8. Linked to the second group of contentions is that I erred in allegedly blaming the applicant for not settling the matter earlier. As set out in my judgment I came to the view that the applicant had sufficient information to make a tender (this is not challenged), or to resolve the matter, and that it was fair that he carries the cost of the proceedings. The grounds upon which I made those findings are not disputed. Various excuses were raised in the application for leave to appeal as to why the applicant did not offer to settle the matter: He was entitled in law to follow the accounting process to its end (I agree that this was the case after the order by Louw J, leaving aside what the position might have been before the order on the facts of this case), he was entitled in law not to make an offer of settlement (I agree), the respondent made no offers to settle (addressed in the footnote below),12 and the respondent changed the amounts claimed from time to time (it seems to be correct, although the pre-trial minutes raise no prejudice it seems). I again raise the question if any of it matters and would it have been grounds upon which one could find it unfair to order costs against the applicant? The answer again, with respect is clearly not. Again, in order to overturn my finding on appeal, the applicant had to make out a case that I misdirected myself on the facts before me.

  9. In summary where leave to appeal is sought under section 17(1)(a)(i) of the Act, being where it is not a case where there is some “other compelling reason” why an appeal should be heard as contemplated in section 17(1)(a)(ii):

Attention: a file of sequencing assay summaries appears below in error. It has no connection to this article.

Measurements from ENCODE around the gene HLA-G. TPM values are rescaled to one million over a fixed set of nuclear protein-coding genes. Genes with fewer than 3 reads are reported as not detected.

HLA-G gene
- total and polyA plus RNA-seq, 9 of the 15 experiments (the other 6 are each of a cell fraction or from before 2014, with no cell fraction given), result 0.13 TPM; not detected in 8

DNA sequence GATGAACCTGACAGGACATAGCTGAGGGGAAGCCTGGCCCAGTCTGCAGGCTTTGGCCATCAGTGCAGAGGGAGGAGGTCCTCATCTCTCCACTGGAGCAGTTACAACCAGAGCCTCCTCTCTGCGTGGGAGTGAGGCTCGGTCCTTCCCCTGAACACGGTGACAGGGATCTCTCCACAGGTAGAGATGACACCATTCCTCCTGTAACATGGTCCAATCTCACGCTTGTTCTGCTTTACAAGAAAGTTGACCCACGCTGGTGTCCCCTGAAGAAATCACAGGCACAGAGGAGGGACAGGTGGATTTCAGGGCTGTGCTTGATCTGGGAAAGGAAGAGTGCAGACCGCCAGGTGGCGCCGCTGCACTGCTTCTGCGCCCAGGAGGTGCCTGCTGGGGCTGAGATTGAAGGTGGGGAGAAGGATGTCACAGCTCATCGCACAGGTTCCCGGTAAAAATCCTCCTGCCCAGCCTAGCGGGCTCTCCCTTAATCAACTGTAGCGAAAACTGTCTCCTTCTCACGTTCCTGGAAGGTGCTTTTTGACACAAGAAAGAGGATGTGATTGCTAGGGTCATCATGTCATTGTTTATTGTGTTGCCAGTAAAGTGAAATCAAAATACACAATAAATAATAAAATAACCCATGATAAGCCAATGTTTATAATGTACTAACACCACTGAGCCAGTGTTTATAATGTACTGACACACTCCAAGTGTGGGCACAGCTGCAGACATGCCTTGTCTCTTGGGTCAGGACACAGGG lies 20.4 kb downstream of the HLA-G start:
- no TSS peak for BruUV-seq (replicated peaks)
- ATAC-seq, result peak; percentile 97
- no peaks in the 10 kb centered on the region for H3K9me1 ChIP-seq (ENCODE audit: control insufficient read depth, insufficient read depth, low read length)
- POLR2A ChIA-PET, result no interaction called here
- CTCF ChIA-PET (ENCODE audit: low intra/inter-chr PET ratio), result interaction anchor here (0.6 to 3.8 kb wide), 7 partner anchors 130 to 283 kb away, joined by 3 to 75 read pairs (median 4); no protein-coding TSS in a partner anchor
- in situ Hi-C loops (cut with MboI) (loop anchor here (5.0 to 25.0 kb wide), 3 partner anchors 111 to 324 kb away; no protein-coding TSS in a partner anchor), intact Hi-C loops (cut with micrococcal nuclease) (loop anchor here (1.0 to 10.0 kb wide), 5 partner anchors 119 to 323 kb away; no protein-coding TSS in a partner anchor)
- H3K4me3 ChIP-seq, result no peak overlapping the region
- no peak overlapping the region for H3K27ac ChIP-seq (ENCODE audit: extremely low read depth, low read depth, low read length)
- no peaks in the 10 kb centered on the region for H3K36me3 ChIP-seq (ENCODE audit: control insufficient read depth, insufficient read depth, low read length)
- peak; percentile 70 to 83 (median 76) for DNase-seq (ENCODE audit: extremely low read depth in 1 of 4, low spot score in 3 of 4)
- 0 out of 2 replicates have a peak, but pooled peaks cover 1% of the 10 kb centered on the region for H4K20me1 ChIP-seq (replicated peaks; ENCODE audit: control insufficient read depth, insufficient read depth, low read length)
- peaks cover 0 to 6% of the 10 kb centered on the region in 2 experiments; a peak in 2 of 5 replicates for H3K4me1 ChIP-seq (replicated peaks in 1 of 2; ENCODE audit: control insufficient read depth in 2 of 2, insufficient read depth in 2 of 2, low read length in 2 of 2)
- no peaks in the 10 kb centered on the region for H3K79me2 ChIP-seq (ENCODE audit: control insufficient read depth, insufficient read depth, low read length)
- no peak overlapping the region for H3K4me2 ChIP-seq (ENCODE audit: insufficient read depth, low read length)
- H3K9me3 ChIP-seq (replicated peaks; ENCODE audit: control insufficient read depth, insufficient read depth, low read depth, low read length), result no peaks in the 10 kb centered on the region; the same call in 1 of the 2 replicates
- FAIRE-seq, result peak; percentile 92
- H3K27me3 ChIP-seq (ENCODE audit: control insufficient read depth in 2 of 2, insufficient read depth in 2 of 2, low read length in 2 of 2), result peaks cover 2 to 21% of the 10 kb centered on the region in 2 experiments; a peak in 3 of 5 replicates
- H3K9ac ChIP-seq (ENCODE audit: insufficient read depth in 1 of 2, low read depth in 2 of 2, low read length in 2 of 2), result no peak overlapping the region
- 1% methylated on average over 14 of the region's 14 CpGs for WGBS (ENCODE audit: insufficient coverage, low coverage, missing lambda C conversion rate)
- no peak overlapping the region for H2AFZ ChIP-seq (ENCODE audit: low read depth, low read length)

1. I may only (and must) give leave to appeal if I am of the opinion that the appeal would have a reasonable prospect of success;

    2. I must find that there is a sound, rational basis for such a finding of reasonable prospects of success of a court on appeal interfering with my judgment;

    3. Reasonable prospect of success in an appeal against a costs order is that the applicant must show that (a) I failed to exercise my discretion judiciously on some ground (in this case that my judgment reflects a material misdirection), and (b) that my decision was wrong. In many cases, the first inquiry will determine the second as well;

    4. The applicant further has to show that that exceptional circumstances exist to grant leave to appeal, as contemplated in section 16(2)(a) of the Act.

  10. In an appeal against the exercise of a discretion on costs, the hurdle is formidable, as was held in Zuma v Office of the Public Protector. Such a hurdle cannot be insurmountable, but I find that there is not a sound, rational basis for a finding of reasonable prospects of success on appeal on grounds that I misdirected myself or that I failed to exercise my discretion judiciously for some other reason. In my assessment there are no prospects of success on appeal and the application must fail.